Forbes has been highlighting writing like this one, from some presumed objective viewpoints.
The writer is saying that, since so many people already reject health insurance coverage that is provided to them on a subsidy, we should forget the idea that any significant portion of the currently uninsured are going to sign up for Obamacare after October 1.
This, to me, sounds like bunk.
Yes, I think it’s true that many people who aren’t aware that they already qualify for Medicaid don’t take it. Usually, it’s because there is an asset test or some sort of set of bureaucratic “prying eyes” seeing if the person actually qualifies. (These tests go away under Obamacare, and it becomes strictly an income test, with a possible clawback provision.)
Also, there are people who refuse employer-subsidized insurance. That happens quite a bit. It happens because the pay-in is usually too high for the benefit that you’re buying into.
Affordable Care Act is different.
Although much was made about how Obamacare (which is the Affordable Care Act if I’ve lost anyone) is not a “new tax”, it is effectively priced as, yes, a surtax. A new tax.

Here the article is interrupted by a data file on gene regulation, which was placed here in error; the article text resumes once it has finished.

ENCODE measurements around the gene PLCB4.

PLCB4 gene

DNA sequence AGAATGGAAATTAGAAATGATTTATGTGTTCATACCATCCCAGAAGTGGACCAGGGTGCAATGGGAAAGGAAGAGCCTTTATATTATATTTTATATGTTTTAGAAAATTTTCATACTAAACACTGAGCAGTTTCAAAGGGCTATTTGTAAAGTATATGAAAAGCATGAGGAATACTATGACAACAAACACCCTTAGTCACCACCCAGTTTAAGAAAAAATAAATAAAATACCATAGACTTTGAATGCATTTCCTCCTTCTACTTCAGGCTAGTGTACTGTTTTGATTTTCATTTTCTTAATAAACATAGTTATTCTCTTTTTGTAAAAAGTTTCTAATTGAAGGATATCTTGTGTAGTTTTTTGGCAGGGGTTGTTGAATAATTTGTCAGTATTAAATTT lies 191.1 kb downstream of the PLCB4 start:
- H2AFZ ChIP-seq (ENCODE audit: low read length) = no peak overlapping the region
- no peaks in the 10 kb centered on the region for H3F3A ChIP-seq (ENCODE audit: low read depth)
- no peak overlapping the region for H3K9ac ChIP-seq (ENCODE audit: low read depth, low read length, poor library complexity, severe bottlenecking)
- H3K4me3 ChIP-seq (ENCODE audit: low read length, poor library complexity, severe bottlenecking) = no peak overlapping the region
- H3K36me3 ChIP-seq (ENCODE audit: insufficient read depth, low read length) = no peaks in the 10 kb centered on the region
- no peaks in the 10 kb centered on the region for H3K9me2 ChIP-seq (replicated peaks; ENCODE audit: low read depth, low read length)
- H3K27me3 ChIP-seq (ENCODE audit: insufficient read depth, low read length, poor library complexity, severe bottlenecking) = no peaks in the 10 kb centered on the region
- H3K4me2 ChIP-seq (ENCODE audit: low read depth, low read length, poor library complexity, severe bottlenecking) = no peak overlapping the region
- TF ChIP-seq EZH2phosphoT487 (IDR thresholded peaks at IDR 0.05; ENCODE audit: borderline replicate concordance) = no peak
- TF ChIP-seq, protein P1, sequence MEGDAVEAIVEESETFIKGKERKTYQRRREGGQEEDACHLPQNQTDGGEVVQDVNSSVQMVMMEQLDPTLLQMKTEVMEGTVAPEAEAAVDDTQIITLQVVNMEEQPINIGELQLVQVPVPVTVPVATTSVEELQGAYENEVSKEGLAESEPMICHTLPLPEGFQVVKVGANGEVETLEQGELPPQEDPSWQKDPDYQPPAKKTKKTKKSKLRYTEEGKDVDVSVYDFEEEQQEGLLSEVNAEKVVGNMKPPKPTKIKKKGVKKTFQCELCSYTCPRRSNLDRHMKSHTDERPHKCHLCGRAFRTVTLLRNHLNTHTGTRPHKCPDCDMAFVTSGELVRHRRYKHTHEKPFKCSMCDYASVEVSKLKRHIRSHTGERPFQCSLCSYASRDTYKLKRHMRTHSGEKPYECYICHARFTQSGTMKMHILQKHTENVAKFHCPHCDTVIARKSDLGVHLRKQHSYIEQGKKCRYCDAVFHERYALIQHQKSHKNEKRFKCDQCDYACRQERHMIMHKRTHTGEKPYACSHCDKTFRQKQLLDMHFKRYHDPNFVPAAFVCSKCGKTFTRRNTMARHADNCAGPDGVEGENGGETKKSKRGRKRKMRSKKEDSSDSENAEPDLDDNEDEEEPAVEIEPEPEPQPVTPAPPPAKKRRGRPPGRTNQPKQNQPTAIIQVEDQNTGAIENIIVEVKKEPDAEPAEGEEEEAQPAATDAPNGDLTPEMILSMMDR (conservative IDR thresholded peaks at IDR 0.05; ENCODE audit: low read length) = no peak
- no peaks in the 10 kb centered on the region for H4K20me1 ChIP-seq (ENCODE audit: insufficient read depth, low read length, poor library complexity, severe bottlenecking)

I have previously blogged a chart, showing how, for most wage earners in America, there is a tax credit to help pay for policies that are bought on the Health Insurance Exchange. This means, there is a schedule which figures out what part you can afford. And that “contribution” is your “tax” to receive the benefit of comprehensive coverage, what is being called “essential health benefits”.
This is being touted as “9.5% of your income!”, but, in fact, it is a sliding scale between 2% and 9.5% of modified adjusted gross income. Only when people are making solid middle class money (300% of federal poverty level, let’s say), then it is 9.5%.
The hurdle that ACA has right now, is that most Americans don’t know what they need to about it. I see that from my own casual promotion of the law. People don’t know. And they don’t know which talking head is the authentic source for information.
What the White House seems to be doing is recruiting celebrities and civic organizations—including sports—to get talent who people pay attention to, to talk more about the law and promote it. If they can get Queen Bey, or even Kelly Rowland if Beyonce is booked, to talk up Affordable Care, you are going to get thousands more people checking out what is available online. Obama’s team is also reaching out to “mom’s groups” to get the word out.
The idea is to let people know that, yes, it isn’t free, but that you get a lot for what Congress is asking be paid for. It isn’t whether you’re young and healthy, and so don’t feel the need for insurance, but whether $80/ month ($1,000 a year), for example, is worth the peace of mind of comprehensive coverage.
I think a lot of people are going to take up the Exchanges on that offer, once they know what they need to know. The people writing on the Forbes site obviously are going to discourage anyone they can.